By any measure, 2020 is a tumultuous year. Challenges to society and the environment call for geospatial solutions. Where are resources affected by climate change? How is COVID-19 spreading and where do we need resources to protect our most vulnerable? Is there a pattern of social injustice and how can we best reduce conflict?
While there are inroads, most results are often simple maps. Seeing COVID-19 data on a map is nice but does not show much more than a Google Map. Symbol sizing based on underlying data has been around since the 1980s but now you access it on a browser or smart device. We need something new or the geospatial industry will continue to be constrained by old thinking and architecture. It is time to break up the GIS industry.
How We Got Here
The GIS market came from the need to automate spatial data and derive products from those datasets including maps, connectivity, nearness, and geocoding. These tools allow us to create models of the real world in 2D and visualize it in interactive maps. These tools are important and still positions GIS as the system that is best suited to geospatial data automation.
Unfortunately, today’s leading GIS “platforms” are still based on this same architecture and thinking. They string geospatial tools together to make map dashboards from data in the cloud. In the past, it would have been smart maps from data on a server. The tools are the same but on new platforms. While this is nice, it is not is needed. In the worse case, lacking a solid design and capability, making an extension and marketing brochure to check the box on needed geospatial functionality such as big data and IoT integration is just wrong.
What we need is a disruption of the GIS industry.
There are some fundamental issues with GIS that fundamentally need to change. Many are outdated or outlived their original purpose. If we were to start from scratch, began with the notion that foundational geospatial data is available (vector, raster, imagery, addresses, etc.,) what would we do? Below are some ideas to start the dialog.
Get Rid of the Map Metaphor
Geospatial is not just about maps. Yes, maps can be an output – an important way to visualize information. They definitely are a source of GIS data. But now, geographic principles need to be applied to algorithms in all types of models. From societal behaviors to understanding risk, geospatial knowledge is critical. Geospatial thinking, algorithms, data, models, etc should be easily added to any analysis without using a GIS-centric system. Maps are sources of data and a way to visualize results but should not be the organizing principle of geospatial work.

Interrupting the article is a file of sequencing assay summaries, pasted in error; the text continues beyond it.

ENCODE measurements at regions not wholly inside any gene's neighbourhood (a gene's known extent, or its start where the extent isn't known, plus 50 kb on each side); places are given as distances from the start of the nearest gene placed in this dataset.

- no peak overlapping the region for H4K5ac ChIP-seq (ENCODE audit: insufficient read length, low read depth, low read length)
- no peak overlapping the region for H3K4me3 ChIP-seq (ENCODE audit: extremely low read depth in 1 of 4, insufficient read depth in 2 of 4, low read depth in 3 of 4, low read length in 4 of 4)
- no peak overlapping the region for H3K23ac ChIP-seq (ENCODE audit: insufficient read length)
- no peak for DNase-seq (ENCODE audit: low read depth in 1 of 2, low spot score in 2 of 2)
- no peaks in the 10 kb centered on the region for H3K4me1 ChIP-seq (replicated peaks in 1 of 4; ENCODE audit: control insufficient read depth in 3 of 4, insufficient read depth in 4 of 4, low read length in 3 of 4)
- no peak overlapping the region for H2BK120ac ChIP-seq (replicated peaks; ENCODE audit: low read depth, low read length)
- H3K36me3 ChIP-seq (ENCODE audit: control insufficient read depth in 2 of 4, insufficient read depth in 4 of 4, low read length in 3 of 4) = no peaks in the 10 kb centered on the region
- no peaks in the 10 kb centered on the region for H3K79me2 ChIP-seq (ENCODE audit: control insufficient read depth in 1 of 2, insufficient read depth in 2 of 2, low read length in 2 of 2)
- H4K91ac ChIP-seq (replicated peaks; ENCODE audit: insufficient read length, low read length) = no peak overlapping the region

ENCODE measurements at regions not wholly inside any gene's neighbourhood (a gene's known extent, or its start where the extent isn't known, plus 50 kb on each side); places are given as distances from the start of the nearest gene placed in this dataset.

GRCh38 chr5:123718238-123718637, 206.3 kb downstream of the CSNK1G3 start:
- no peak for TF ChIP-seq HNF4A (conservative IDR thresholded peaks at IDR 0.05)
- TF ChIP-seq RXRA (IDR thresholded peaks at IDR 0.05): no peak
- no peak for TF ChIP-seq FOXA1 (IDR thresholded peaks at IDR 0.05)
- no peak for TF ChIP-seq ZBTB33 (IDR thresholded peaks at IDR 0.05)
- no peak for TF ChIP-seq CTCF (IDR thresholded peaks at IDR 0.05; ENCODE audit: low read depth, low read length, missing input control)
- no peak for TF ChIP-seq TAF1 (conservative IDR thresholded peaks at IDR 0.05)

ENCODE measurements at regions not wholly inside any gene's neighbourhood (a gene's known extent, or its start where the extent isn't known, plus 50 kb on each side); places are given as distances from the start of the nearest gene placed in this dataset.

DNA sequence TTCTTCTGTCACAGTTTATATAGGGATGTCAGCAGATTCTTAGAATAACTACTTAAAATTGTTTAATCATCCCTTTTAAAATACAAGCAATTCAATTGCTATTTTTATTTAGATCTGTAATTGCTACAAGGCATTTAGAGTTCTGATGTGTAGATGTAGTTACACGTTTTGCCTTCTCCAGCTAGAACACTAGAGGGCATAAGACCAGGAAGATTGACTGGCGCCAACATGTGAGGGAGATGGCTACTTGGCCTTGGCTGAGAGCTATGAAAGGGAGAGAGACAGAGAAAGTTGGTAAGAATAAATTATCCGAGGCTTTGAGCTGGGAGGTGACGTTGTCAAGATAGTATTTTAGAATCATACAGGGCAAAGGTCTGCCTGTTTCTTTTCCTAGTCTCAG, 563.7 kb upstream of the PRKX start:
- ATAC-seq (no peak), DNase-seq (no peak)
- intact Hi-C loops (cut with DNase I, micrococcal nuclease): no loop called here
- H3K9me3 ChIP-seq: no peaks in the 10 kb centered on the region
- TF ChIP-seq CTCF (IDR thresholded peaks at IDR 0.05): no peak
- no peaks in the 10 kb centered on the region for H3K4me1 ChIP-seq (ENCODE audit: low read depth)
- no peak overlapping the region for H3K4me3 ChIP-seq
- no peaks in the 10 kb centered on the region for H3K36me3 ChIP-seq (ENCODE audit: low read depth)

Rethink Geospatial Data Management
Now that much of the foundational data is automated, we need to rethink how we use, add-to, evolve, and share geospatial data. Single path editing, feature locking, and cartography-based thinking are antiquated. Making users manage intermediated data, manual search for changes, and visually find conflicts is outdated. Bringing geospatial data management to the level of other data types will make a tremendous difference. And, start with the notion that geospatial data is big data. Develop algorithms and models to work fast – super fast – so we can do real-time scenario planning and easily share results.
Offer Solutions not Platforms
Organizations need solutions. They need to focus on their mission, not GIS. Governments should not have to have GIS departments. Utilities should manage their infrastructure data, not a GIS group. Solutions with geospatial capabilities – cadastral systems, outage management, urban planning, crop management, insurance claim management, and more – should be available without having to buy a platform.
Make GIS Tools Easily Available
The most popular GIS functions are becoming commoditized. This trend needs to continue in a more organized fashion. Map visualization, simple geocoding, tracing, routing, nearness, data integration (overlay), editing, etc. are building blocks for tomorrow’s solutions. Once these tools are available outside the locked-in architecture of today’s bloated systems, a whole new generation of applications will create new opportunities.
Making GIS more complex only locks you into outdated technology.
Break Free of Out-Dated Thinking
The GIS community has lamented the lack of visibility, acknowledgment, and support for their work. Many organizations think of the GIS department as the map-makers. Vendors like Esri, have a vested interest in keeping the status quo. Their Users Conference (UC), virtual this year, teaches users the old model, promotes platform thinking, and celebrates siloed thinking. What’s needed is the opposite. We need new leadership that pushes organizations, solution providers, technology innovators, and investors to recognize the value of geospatial capabilities in disrupting existing industries.
Build the Future of GIS
The GIS community is filled with smart, passionate, and innovative people. The challenge for this new era is to go forth and design the future. Esri is not going to do it. They design events such as the UC, to promote their products and tell stories to keep you engaged with their interests. A valuable reason to attend Esri events, however, is the community. The ideas and knowledge shared between attendees are enormously valuable.
It is time for GIS, geospatial, and location intelligence professionals to create events free of Koolaid and platitudes.
Instead of attending the UC this year, use the time to learn open source, investigate alternative solutions, join a non-vendor community, share ideas via #gischat, or build a plan for the future. While this is hard, it is time to plan for a post-Esri world. Let’s design it, bring in innovators, leaders, and entrepreneurs.